By Collin Siedor
Among every five thousand babies born, there is one child, almost always a boy, who has hemophilia, a genetic disease that stops the blood from clotting. It strikes every ethnic group in every part of the world. In the United States alone there are nearly 20-thousand hemophiliacs. One of them has come to the emergency room.
Dr. Kathleen Nelson, Professor of Pediatrics, looks over 8-year-old Daniel's arm. "It looks like it's swollen. Is it painful?" she asks. Daniel nods his head yes.
It seems Daniel was wrestling with his sister yesterday and bruised his arm and elbow.
"Daniel has the classic kind of hemophilia where he is low in a substance called Factor 8 which is one of the many substances that are needed in the clotting of blood," she says.
After examining the x-rays, it is clear that the boy has no broken bones but he is bleeding. "I felt his arm and there is actually some warmth in the muscle so I think he's probably just got a hematoma, " the doctor explains.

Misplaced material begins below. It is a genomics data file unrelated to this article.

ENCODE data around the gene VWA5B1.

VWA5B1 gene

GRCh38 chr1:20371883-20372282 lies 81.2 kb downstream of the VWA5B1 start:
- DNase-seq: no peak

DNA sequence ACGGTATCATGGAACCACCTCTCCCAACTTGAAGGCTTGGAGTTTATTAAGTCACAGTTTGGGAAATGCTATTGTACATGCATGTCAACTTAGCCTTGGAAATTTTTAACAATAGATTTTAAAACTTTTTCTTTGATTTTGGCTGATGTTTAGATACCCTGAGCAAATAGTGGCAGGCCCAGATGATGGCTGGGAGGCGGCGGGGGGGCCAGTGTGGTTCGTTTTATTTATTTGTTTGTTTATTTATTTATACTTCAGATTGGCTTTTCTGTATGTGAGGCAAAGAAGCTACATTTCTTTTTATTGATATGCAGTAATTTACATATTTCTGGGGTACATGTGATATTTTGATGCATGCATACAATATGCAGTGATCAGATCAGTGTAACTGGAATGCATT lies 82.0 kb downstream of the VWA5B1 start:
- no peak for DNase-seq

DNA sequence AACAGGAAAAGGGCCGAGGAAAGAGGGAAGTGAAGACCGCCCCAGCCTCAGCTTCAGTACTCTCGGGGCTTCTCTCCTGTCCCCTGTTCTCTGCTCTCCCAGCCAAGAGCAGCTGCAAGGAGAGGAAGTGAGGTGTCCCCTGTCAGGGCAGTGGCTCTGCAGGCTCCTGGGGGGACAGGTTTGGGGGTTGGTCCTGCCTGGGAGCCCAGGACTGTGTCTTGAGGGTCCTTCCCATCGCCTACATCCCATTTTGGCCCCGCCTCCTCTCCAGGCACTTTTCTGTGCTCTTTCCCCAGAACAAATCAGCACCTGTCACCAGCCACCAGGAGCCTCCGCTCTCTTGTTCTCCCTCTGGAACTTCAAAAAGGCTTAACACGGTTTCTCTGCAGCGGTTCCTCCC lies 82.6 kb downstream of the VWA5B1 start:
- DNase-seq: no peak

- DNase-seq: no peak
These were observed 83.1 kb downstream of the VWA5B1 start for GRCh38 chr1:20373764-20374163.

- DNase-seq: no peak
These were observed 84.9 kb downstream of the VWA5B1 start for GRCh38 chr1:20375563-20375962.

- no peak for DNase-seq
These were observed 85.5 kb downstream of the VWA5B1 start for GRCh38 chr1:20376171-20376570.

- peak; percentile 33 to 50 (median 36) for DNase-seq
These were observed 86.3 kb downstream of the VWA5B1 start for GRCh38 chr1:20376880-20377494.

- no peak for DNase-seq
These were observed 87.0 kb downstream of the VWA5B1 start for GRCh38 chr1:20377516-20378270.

Daniel's arm is bleeding on the inside and it won't stop. Because of a defective gene inherited from his mother, his body doesn't produce enough of the Factor 8 protein that is required for blood to clot.
"Luckily there is a treatment for hemophilia because they've manufactured now a recombinant kind of genetically altered material of Factor 8," Dr. Nelson says.
Once every two or three weeks since he was born, Daniel has come to the emergency room to get an I.V. to infuse him with enough Factor 8 to stop the bleeding. Typically, his parents bring the Factor 8 with them but it takes a trained nurse to install the I.V. effectively with a minimum of pain.
"He'll get some Factor 8 today, probably get some tomorrow and maybe the next day and that should stop continuation of the bleeding," Dr. Nelson says.
But, when he falls again or bumps into something or somehow gets hurt, he'll have to come back.